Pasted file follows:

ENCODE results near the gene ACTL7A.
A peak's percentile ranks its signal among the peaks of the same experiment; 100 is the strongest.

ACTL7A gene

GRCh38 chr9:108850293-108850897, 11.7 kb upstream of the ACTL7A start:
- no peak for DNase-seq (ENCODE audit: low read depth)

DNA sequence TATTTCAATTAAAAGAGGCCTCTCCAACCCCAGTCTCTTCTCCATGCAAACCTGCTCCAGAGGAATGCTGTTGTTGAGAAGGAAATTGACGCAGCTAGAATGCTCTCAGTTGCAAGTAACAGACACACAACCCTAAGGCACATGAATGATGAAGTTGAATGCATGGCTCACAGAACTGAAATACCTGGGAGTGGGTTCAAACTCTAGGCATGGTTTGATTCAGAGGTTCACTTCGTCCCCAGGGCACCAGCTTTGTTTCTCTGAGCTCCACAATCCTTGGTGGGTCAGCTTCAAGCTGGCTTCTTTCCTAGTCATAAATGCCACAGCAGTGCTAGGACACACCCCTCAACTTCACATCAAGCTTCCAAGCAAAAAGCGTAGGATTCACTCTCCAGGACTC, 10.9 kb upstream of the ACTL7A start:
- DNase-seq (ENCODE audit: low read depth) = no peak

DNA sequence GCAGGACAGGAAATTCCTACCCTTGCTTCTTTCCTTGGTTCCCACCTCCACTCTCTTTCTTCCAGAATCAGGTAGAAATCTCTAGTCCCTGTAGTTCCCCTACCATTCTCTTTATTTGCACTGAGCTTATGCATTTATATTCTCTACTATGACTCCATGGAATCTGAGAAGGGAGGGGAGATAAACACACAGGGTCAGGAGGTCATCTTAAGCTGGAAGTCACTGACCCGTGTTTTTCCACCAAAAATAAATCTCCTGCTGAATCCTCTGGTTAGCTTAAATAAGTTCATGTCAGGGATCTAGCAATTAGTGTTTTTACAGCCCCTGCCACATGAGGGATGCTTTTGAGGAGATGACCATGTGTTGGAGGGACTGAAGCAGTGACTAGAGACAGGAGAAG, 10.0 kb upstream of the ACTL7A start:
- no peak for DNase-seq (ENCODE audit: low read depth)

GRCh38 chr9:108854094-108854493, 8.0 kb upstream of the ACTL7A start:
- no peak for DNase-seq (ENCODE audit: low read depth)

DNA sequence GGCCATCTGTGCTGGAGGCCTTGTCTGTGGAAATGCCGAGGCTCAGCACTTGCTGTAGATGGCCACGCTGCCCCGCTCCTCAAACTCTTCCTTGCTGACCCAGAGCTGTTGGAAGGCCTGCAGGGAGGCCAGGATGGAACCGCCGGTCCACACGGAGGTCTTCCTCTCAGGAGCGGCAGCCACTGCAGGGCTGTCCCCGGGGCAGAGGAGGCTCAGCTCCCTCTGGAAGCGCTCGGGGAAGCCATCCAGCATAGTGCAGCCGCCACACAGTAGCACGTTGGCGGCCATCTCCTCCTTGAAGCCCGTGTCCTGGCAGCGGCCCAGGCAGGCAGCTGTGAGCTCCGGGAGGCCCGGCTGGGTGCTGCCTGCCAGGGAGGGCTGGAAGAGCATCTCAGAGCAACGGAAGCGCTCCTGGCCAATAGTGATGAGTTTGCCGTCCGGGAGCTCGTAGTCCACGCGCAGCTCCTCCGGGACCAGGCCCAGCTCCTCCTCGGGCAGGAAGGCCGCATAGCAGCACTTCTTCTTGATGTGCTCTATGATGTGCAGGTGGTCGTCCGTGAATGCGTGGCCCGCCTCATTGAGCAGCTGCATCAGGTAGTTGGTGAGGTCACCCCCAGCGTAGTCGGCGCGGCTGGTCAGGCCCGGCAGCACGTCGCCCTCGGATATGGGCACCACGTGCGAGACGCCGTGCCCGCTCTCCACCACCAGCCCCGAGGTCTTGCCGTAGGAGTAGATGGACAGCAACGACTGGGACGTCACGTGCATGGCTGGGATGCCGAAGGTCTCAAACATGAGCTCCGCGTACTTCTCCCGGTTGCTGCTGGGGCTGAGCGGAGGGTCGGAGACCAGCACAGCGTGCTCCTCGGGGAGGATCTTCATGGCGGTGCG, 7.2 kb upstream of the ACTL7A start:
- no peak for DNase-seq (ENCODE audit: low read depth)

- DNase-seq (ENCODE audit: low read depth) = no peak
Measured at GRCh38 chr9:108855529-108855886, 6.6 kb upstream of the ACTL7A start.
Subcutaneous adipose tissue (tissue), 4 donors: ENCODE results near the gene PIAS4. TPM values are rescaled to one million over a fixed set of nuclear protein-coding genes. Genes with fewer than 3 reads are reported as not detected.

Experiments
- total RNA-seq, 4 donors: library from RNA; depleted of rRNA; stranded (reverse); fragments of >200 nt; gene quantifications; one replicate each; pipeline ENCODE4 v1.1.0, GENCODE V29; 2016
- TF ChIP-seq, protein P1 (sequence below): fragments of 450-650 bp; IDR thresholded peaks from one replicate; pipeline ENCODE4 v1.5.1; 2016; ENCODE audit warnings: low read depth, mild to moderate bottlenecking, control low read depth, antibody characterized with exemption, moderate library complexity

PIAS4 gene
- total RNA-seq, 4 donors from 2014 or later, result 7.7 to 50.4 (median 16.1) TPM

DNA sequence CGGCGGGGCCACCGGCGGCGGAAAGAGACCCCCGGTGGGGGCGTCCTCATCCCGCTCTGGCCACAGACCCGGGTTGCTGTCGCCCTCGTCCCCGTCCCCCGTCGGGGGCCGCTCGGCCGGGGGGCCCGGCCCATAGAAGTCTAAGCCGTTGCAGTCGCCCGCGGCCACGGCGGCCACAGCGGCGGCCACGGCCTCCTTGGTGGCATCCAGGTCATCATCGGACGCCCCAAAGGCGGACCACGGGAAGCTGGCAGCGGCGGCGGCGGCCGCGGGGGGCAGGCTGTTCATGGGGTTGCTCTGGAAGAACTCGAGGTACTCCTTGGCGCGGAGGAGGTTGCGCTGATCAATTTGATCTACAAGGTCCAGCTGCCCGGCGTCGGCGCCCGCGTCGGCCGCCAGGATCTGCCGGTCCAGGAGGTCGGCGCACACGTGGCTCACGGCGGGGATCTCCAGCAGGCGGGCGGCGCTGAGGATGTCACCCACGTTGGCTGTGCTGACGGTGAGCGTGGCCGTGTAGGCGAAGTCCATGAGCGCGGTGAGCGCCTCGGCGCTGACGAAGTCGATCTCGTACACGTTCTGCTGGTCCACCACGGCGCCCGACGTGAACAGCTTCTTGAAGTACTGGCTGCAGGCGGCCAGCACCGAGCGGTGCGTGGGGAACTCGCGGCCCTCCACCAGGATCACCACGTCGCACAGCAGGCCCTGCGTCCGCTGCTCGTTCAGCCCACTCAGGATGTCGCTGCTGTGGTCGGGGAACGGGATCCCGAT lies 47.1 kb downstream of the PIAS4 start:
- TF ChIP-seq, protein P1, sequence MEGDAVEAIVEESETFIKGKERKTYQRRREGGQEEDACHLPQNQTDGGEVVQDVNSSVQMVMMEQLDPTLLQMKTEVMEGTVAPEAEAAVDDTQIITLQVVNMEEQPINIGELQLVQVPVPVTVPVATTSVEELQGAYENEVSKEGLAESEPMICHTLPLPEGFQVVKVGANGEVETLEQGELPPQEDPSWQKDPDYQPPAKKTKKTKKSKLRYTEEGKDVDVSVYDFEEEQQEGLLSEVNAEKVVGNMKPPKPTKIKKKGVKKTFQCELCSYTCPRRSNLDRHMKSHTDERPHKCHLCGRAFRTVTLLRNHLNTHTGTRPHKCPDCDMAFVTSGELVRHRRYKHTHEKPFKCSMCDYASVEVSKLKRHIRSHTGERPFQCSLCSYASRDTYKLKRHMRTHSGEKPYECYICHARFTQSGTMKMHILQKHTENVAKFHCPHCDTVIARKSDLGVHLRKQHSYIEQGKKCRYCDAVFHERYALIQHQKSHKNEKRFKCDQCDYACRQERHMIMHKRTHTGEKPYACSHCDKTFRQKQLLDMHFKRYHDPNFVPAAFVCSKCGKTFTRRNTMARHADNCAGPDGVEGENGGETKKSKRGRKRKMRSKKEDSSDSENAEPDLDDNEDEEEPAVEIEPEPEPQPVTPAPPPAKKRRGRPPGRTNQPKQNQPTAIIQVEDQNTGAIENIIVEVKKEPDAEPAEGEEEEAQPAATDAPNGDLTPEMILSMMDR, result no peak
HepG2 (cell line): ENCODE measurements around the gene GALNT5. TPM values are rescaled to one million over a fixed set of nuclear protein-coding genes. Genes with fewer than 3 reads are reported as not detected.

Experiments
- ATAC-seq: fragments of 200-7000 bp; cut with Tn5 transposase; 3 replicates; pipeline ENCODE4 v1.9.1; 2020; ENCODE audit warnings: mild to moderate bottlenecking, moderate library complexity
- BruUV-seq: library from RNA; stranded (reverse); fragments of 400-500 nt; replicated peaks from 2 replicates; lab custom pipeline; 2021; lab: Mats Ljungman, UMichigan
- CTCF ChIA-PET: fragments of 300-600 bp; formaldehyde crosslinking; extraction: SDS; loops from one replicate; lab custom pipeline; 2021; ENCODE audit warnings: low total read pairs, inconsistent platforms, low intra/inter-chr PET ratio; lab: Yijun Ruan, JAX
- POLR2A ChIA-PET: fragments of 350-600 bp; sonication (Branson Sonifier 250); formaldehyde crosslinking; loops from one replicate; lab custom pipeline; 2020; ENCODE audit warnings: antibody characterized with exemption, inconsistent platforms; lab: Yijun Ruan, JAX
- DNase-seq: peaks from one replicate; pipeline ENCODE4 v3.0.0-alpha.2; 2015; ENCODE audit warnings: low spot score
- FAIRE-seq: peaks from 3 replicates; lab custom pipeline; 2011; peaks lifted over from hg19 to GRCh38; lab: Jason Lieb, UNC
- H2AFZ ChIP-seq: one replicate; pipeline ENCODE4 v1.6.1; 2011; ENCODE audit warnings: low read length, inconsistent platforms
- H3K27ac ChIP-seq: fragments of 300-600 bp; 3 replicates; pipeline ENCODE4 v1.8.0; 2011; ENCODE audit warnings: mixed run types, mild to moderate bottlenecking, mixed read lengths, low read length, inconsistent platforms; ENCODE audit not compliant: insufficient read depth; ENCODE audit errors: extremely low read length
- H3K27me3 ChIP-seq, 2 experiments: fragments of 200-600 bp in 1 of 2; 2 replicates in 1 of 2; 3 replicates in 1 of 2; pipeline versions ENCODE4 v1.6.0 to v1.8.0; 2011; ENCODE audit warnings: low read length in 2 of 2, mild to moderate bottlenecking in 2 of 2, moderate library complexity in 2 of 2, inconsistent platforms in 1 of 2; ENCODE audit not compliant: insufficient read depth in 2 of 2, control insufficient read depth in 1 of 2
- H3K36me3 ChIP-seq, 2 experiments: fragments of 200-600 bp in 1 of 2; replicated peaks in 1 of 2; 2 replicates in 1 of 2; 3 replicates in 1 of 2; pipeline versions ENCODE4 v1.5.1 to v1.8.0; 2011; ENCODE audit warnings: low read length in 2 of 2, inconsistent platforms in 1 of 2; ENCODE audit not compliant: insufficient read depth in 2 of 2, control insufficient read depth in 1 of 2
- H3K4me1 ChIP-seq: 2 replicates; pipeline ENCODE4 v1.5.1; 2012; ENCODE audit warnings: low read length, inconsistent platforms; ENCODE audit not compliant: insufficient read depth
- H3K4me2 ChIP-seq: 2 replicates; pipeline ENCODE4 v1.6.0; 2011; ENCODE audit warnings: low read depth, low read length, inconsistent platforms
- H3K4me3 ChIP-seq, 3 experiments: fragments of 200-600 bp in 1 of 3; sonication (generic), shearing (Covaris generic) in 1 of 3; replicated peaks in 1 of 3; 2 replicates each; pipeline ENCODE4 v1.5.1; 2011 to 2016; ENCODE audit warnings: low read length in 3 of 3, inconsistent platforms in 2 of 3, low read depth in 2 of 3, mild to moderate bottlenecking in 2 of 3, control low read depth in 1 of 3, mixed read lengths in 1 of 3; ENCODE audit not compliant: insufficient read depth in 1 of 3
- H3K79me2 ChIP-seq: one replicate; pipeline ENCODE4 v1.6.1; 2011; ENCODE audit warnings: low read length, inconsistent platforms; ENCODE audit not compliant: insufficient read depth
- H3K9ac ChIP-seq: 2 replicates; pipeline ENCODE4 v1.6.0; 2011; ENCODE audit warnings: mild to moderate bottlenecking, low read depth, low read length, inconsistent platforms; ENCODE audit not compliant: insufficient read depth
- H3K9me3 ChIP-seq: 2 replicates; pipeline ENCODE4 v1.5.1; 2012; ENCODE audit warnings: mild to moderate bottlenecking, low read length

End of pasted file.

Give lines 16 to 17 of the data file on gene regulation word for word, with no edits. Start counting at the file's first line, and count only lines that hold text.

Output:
Subcutaneous adipose tissue (tissue), 4 donors: ENCODE results near the gene PIAS4. TPM values are rescaled to one million over a fixed set of nuclear protein-coding genes. Genes with fewer than 3 reads are reported as not detected.

Experiments